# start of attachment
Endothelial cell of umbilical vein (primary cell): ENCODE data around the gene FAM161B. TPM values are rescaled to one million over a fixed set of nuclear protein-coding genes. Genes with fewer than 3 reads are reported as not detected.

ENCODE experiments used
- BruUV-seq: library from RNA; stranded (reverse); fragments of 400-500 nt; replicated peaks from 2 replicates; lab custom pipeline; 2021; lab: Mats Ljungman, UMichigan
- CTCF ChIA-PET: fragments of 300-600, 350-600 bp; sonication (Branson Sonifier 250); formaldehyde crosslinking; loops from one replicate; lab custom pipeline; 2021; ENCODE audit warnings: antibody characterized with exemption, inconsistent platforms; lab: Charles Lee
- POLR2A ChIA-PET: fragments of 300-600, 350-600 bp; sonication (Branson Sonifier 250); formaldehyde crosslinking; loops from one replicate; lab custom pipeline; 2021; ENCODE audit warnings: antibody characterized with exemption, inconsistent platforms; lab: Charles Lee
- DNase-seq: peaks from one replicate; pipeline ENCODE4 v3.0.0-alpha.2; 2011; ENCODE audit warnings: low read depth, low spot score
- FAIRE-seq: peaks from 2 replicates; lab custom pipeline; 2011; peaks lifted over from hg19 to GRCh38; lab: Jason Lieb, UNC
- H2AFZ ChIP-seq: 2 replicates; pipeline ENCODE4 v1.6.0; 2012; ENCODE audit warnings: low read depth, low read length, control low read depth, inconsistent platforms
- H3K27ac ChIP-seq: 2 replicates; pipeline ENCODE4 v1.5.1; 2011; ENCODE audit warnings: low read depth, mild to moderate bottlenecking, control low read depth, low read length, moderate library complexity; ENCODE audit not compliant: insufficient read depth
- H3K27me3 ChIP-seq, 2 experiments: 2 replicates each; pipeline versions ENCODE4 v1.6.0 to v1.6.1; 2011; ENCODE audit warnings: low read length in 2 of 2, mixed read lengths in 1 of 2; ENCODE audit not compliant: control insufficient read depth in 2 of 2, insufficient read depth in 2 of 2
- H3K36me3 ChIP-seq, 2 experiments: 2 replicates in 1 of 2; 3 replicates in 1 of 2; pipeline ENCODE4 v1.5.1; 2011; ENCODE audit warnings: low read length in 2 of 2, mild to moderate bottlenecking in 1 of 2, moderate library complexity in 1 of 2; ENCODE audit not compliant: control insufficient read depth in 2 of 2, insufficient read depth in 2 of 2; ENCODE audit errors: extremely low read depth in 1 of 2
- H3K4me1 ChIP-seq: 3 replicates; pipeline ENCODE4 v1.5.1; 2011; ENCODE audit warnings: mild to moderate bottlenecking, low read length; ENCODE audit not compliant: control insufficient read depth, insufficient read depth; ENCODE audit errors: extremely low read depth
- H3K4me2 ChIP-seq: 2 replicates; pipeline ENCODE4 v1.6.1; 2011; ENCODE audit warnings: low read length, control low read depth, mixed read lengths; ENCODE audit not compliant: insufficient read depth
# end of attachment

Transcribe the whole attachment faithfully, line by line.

Endothelial cell of umbilical vein (primary cell): ENCODE data around the gene FAM161B. TPM values are rescaled to one million over a fixed set of nuclear protein-coding genes. Genes with fewer than 3 reads are reported as not detected.

ENCODE experiments used
- BruUV-seq: library from RNA; stranded (reverse); fragments of 400-500 nt; replicated peaks from 2 replicates; lab custom pipeline; 2021; lab: Mats Ljungman, UMichigan
- CTCF ChIA-PET: fragments of 300-600, 350-600 bp; sonication (Branson Sonifier 250); formaldehyde crosslinking; loops from one replicate; lab custom pipeline; 2021; ENCODE audit warnings: antibody characterized with exemption, inconsistent platforms; lab: Charles Lee
- POLR2A ChIA-PET: fragments of 300-600, 350-600 bp; sonication (Branson Sonifier 250); formaldehyde crosslinking; loops from one replicate; lab custom pipeline; 2021; ENCODE audit warnings: antibody characterized with exemption, inconsistent platforms; lab: Charles Lee
- DNase-seq: peaks from one replicate; pipeline ENCODE4 v3.0.0-alpha.2; 2011; ENCODE audit warnings: low read depth, low spot score
- FAIRE-seq: peaks from 2 replicates; lab custom pipeline; 2011; peaks lifted over from hg19 to GRCh38; lab: Jason Lieb, UNC
- H2AFZ ChIP-seq: 2 replicates; pipeline ENCODE4 v1.6.0; 2012; ENCODE audit warnings: low read depth, low read length, control low read depth, inconsistent platforms
- H3K27ac ChIP-seq: 2 replicates; pipeline ENCODE4 v1.5.1; 2011; ENCODE audit warnings: low read depth, mild to moderate bottlenecking, control low read depth, low read length, moderate library complexity; ENCODE audit not compliant: insufficient read depth
- H3K27me3 ChIP-seq, 2 experiments: 2 replicates each; pipeline versions ENCODE4 v1.6.0 to v1.6.1; 2011; ENCODE audit warnings: low read length in 2 of 2, mixed read lengths in 1 of 2; ENCODE audit not compliant: control insufficient read depth in 2 of 2, insufficient read depth in 2 of 2
- H3K36me3 ChIP-seq, 2 experiments: 2 replicates in 1 of 2; 3 replicates in 1 of 2; pipeline ENCODE4 v1.5.1; 2011; ENCODE audit warnings: low read length in 2 of 2, mild to moderate bottlenecking in 1 of 2, moderate library complexity in 1 of 2; ENCODE audit not compliant: control insufficient read depth in 2 of 2, insufficient read depth in 2 of 2; ENCODE audit errors: extremely low read depth in 1 of 2
- H3K4me1 ChIP-seq: 3 replicates; pipeline ENCODE4 v1.5.1; 2011; ENCODE audit warnings: mild to moderate bottlenecking, low read length; ENCODE audit not compliant: control insufficient read depth, insufficient read depth; ENCODE audit errors: extremely low read depth
- H3K4me2 ChIP-seq: 2 replicates; pipeline ENCODE4 v1.6.1; 2011; ENCODE audit warnings: low read length, control low read depth, mixed read lengths; ENCODE audit not compliant: insufficient read depth